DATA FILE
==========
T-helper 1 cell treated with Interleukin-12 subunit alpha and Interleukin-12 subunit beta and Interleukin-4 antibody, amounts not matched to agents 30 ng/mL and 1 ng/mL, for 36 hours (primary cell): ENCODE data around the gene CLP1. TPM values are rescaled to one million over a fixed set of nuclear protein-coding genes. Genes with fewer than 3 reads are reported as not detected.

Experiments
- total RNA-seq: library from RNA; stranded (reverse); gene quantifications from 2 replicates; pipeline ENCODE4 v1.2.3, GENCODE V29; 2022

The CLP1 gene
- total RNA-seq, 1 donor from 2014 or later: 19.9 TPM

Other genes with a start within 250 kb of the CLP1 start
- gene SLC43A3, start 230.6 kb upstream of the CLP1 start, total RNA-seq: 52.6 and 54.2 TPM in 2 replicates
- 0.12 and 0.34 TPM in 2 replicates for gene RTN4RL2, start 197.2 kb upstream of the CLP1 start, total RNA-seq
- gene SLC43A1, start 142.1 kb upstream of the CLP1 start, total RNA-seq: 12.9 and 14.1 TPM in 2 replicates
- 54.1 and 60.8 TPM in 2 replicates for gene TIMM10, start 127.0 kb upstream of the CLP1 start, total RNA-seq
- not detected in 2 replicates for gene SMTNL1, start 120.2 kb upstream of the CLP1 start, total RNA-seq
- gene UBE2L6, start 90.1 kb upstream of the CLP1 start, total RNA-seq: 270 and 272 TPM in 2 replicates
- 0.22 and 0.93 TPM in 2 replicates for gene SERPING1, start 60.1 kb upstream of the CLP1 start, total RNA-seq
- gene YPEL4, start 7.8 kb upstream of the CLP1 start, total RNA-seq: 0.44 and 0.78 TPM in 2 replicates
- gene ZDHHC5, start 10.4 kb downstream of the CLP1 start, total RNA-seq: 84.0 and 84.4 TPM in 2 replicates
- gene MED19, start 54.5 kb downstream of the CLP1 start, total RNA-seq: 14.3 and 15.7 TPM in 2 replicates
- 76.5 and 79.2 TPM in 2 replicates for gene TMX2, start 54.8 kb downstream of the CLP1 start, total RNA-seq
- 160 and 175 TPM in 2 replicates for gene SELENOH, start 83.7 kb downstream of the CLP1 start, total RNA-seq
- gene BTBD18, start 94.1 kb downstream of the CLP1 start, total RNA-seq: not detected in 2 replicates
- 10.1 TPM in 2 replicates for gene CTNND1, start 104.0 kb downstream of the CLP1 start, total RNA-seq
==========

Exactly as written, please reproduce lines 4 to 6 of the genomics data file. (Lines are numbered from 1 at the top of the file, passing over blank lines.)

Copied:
The CLP1 gene
- total RNA-seq, 1 donor from 2014 or later: 19.9 TPM

Other genes with a start within 250 kb of the CLP1 start